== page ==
The Boy Scouts of America on Friday moved to partially lift its long-standing ban on gays, with a decision that would allow openly gay youth members but continue to bar gay adults in one of the largest youth-serving organizations in America.
If the resolution is approved in a nationwide vote in May, "no youth may be denied membership in the Boy Scouts of America on the basis of sexual orientation or preference alone," Deron Smith, the organization's spokesman, told Reuters.
The report found religious groups linked to the Scouts were concerned with homosexual adult leaders, not with youth, and concluded "a change in the membership policy specific to youth only would be consistent with the religious beliefs of the BSA's major chartered organizations."
Gay-rights groups want the ban lifted for youth and adults, and the proposal immediately drew criticism.
"By refusing to consider an end to its ban on gay and lesbian parents, the Boy Scouts have missed an opportunity to exercise leadership and usher the organization back to relevancy," said Rich Ferraro, vice president of communications at GLAAD, which promotes lesbian, gay, bisexual, and transgender rights.
The resolution is the result of a study Smith called "the most comprehensive listening exercise in the history of Scouting" that found parents in three of four U.S. regions opposed the current membership policy.
While the issue remains divisive, "parents, adults in the Scouting community, and teens alike tend to agree that youth should not be denied the benefits of Scouting," concluded the study, which surveyed members, parents, religious groups, and local councils.
"The Boy Scouts did not have an easy task, and they decided that it does not make business sense to go forward with a policy that's being left in the dustbin of history," said Patrick Boyle, whose 1994 book "Scout's Honor" examined sexual abuse in the Boy Scouts of America.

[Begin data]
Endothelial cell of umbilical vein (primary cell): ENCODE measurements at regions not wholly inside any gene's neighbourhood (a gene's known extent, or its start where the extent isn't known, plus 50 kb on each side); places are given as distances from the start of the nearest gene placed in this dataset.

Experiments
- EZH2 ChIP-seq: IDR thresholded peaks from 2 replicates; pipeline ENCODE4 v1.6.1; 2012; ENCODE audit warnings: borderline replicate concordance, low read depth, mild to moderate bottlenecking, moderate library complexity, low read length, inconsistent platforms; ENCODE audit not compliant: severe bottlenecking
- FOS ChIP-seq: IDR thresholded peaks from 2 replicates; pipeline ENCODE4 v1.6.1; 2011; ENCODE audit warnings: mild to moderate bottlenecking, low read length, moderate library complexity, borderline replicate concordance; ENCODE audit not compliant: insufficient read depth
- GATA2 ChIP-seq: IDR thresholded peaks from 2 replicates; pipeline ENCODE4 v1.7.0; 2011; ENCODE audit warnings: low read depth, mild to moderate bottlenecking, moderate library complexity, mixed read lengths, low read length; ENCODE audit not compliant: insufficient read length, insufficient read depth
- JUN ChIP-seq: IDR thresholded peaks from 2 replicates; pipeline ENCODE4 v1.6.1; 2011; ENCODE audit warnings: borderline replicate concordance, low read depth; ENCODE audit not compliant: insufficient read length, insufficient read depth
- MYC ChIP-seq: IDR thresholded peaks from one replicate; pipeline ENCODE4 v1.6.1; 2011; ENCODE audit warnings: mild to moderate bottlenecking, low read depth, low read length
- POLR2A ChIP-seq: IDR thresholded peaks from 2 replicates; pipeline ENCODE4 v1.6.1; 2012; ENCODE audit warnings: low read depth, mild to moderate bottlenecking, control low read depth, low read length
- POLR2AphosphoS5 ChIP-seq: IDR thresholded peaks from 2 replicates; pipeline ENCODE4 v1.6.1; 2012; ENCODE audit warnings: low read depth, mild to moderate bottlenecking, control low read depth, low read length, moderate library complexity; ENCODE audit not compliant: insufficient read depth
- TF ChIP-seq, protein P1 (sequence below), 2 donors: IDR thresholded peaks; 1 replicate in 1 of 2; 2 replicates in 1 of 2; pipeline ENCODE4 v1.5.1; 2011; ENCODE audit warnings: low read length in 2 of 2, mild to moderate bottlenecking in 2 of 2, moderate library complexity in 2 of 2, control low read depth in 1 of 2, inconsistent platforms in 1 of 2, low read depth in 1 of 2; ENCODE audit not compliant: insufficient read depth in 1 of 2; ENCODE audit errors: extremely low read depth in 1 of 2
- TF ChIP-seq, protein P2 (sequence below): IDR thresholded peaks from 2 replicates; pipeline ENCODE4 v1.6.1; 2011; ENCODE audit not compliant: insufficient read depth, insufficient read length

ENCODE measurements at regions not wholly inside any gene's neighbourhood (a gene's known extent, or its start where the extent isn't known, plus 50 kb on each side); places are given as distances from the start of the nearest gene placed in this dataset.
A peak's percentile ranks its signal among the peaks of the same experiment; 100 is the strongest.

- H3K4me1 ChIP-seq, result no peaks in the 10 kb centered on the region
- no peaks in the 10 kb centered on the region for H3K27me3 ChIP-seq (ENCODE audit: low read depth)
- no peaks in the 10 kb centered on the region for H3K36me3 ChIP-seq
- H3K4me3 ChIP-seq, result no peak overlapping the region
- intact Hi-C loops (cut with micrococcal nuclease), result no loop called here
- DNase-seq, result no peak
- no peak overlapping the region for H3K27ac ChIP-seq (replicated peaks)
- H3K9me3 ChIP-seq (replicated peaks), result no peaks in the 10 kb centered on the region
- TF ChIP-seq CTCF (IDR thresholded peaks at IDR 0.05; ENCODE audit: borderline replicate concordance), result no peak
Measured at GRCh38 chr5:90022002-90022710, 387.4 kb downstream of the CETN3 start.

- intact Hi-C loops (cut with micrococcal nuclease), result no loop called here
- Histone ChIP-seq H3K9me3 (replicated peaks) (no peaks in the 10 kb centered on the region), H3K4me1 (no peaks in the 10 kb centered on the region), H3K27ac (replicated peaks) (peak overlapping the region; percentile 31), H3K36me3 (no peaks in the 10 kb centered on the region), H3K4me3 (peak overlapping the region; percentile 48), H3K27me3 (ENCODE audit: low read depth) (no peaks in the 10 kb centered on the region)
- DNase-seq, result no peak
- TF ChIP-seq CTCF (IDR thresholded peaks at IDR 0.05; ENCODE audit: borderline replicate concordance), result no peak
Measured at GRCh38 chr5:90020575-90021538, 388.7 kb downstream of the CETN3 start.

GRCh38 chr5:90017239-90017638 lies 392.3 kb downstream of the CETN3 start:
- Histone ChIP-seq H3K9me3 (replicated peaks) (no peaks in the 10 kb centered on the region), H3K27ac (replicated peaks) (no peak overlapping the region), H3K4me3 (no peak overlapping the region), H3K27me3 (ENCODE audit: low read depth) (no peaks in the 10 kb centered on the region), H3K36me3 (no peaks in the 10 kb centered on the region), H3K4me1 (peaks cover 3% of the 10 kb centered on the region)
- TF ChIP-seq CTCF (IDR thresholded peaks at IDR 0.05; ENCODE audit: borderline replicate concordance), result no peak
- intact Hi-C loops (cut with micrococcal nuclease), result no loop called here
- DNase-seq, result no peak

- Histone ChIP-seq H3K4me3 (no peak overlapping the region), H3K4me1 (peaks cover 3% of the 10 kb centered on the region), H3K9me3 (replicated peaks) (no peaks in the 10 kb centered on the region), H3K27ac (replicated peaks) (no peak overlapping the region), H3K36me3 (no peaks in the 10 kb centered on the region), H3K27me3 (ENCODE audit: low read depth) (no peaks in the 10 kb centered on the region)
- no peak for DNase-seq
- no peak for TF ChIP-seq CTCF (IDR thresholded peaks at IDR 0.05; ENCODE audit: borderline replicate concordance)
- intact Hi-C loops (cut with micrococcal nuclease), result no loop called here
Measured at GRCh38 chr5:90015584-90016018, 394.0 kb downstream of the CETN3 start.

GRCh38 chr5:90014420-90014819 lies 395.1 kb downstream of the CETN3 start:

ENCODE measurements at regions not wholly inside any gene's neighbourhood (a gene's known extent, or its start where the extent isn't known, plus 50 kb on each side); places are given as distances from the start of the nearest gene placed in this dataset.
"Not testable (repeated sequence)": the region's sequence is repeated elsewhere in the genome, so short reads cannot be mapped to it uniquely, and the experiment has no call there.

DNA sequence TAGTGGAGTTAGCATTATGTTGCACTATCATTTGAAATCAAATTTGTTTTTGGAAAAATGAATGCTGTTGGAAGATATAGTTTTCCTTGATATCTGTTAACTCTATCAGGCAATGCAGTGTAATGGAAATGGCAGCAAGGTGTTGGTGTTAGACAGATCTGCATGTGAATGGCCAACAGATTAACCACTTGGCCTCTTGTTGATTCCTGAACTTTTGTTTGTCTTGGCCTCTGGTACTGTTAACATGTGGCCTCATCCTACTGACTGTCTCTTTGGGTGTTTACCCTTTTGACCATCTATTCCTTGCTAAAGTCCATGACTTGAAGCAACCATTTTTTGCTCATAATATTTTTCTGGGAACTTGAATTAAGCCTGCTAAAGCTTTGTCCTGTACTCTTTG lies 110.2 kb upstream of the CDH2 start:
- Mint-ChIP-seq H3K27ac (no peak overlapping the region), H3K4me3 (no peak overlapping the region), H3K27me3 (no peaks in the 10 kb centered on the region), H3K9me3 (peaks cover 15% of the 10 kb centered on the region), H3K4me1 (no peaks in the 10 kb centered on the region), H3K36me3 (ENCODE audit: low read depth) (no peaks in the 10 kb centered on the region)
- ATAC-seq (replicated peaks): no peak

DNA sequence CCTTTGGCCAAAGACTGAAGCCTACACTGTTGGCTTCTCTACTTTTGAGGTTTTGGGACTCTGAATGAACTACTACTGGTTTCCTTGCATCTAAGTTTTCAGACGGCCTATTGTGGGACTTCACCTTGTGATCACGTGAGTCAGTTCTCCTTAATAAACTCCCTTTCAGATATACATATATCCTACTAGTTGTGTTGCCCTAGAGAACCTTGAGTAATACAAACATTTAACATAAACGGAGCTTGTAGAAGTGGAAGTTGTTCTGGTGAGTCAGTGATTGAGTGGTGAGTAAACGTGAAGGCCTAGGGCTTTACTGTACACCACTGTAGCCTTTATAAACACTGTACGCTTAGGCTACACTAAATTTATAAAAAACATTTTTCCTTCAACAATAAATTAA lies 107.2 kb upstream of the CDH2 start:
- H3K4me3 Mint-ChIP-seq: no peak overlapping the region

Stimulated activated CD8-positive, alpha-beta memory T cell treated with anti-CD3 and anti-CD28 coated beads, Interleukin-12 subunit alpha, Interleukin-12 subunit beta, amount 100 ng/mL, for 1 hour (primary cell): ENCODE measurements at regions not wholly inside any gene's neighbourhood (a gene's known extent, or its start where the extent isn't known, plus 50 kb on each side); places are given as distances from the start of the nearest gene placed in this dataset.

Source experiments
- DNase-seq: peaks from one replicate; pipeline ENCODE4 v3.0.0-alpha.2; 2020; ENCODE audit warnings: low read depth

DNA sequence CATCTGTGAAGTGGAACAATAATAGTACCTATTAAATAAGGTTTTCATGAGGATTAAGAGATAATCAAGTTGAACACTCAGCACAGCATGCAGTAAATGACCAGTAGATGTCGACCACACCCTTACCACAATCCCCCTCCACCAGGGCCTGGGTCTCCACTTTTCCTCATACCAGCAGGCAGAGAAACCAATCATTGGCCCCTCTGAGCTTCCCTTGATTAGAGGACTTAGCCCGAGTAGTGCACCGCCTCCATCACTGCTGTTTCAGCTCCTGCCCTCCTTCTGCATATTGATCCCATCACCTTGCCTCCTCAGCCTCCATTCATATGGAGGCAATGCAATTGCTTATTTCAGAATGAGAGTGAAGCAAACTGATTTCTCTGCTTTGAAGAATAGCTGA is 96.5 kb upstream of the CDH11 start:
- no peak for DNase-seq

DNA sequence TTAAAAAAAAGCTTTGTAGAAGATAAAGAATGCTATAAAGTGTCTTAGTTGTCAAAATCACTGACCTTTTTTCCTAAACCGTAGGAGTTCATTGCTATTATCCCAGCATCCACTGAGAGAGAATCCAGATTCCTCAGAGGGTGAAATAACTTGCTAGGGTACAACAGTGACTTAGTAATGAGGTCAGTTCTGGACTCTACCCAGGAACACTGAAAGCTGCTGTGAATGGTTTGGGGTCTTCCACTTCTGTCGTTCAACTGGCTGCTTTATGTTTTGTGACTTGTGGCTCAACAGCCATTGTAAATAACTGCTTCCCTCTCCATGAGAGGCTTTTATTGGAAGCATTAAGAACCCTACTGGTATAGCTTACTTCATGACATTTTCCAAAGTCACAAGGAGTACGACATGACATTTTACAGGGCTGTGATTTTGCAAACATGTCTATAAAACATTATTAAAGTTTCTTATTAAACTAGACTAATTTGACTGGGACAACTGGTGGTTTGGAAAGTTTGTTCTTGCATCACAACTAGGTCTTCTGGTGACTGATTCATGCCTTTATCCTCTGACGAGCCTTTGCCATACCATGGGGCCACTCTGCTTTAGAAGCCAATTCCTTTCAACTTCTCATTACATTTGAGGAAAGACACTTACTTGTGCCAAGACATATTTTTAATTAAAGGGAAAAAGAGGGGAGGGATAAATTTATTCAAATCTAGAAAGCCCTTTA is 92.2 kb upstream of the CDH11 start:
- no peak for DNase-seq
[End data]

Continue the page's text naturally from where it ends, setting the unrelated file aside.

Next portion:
"It wasn't very long ago that these guys stood before the Supreme Court and said that denying gays membership was a fundamental cornerstone belief of their organization," Boyle added, citing a 2000 Supreme Court ruling that granted the Boy Scouts the right to uphold its membership policy.
The BSA's decision comes amidst larger shifts in gay-rights legislation in the United States. In the coming months, the Supreme Court will rule on whether to strike down parts of a federal law that defines marriage as the union between a man and a woman, and in 2011, a law that barred openly gay individuals from serving in the military was repealed.
Though it is unlikely to put the debate to rest, the BSA's vote in May will conclude months of public and internal debates that divided the youth group's organizers, polarized its corporate and religious sponsors, and placed the organization at the center of a nationwide debate over gay rights.
Chuck Small, a BSA adult leader and the parent of 10- and 12-year-old scouts in South Carolina, welcomed the latest change.
"It's a hard and divisive issue, but what it comes down to is that we learn more from people who are different from us than people who are like us," Small said.
"I want my boys to have that opportunity to learn from as many people as possible."
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